I often wonder if we need to revise the way we treat logical fallacies. Fallacy is reallly a matter of function more than content.
For example, the fallacy of redirection. It is not uncommon to see any given topic in Catholicism have the issue of sex abuse by priests come up. Depending upon *why* the issue is raised, it may be “redirection,” it may be “getting off topic,” or it may be a valid question to raise.
For example, if, in a discussion of some social issue, the issue is raised to question the credibility of the Church’s teachings, it *may* be very relevant, or if the issue is raised to illustrate a parallel error. On the other hand, the issue must be discussed only in that context in which it is raised, if that is the case.
One “fallacy” thats fallaciousness has always seemed suspect to me is “slippery slope.” If “slippery slope” is always a fallacy, then Humanae Vitae is fallacious.
Very often, however, slippery slope is exactly how things work. One man’s slippery slope is another man’s incrementalism.
Or ad hominem. When I teach critical thikning, I call on my students to carefully analyze who the writer is, who the publishers and sponsors are, and what ulterior motives they may have. If there’s researched involved, who paid for the research?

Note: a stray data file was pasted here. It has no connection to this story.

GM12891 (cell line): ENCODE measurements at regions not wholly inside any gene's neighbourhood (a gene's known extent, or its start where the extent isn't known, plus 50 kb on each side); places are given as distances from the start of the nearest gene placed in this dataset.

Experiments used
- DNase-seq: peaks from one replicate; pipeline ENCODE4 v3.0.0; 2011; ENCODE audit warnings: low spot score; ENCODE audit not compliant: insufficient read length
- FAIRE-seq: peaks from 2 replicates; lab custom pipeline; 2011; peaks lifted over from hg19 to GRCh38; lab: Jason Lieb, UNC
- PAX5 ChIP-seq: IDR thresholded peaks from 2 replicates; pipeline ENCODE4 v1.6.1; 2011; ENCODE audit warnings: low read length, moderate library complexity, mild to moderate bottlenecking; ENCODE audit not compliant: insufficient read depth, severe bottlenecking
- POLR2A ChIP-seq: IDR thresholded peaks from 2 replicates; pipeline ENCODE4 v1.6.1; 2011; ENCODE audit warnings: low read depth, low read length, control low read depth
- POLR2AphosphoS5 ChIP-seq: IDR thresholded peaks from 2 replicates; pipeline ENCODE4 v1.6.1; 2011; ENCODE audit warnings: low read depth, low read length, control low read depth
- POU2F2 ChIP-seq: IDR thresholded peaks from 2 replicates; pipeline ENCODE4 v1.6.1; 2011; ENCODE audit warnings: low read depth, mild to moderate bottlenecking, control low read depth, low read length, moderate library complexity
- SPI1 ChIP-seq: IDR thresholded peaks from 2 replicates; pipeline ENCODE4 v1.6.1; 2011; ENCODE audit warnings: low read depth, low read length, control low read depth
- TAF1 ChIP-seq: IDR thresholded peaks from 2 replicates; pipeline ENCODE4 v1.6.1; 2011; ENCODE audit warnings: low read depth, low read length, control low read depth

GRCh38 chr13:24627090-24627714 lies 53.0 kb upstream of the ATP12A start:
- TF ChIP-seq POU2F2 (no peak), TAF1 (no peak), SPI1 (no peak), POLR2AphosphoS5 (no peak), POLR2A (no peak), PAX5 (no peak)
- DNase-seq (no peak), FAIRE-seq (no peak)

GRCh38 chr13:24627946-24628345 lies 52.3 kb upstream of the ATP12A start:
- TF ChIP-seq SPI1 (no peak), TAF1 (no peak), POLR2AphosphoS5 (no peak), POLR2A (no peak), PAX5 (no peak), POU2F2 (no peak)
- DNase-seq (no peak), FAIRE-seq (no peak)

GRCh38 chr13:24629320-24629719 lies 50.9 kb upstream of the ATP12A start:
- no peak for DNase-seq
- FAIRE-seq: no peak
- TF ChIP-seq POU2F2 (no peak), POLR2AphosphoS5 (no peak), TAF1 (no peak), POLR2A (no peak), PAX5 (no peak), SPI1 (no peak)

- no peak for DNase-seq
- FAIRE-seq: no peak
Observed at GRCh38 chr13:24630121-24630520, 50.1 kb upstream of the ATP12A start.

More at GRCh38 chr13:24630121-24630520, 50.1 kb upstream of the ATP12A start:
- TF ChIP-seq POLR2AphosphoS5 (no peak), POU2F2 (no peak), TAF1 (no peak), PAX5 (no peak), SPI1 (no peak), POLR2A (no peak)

To examine such questions is not to engage in ad hominem but to examine the credibility of the source.
Also, when I teach writing, I tell my students to be careful about audience, to consider exactly who they are (indirectly) addressing their piece to. What are the needs of the audience? Their interests, agendas, existing knowledge, questions, etc.?
Mary has a friend who is now a professor at a Catholic college, who got banned from campus retreats when they were in college because of a discussion with a homosexual man.
Now, the conversation was, from the perpsective of Mary’s friend and his interlocutor, a mildly heated but fruitful intellectual dialogue. However, the interlocutor did not disclose that he, personally, was struggling with the sin of homosexuality. Mary’s friend, in retrospect, said that his argument would have been different if he’d known his audience was an actual homosexual, rather than thinking it was purely a discussion of principle.
In any case, some third party overheard the conversation and complained to the directors of the retreat ministry. So her friend was banned from leadership in that retreat ministry because of upholding the Church’s teachings.
In any case, the incident raises the question of self-explanation. If critical readers are to evaluate the writer’s possible motives and agendas, and if a good writer considers his audience’s motives and agendas, then shouldn’t writers be required in principle to offer some self-explanation?
The tradition of Western formal academic writing has grown that writers are not supposed to self-reference, but this is intellectually dishonest. It is really important that a writer express why the subject is important to him or her personally, what personal experience he or she has in that field, etc. What metaphorical axes is the writer trying to grind?
To do otherwise creates a huge impediment to actual dialogue.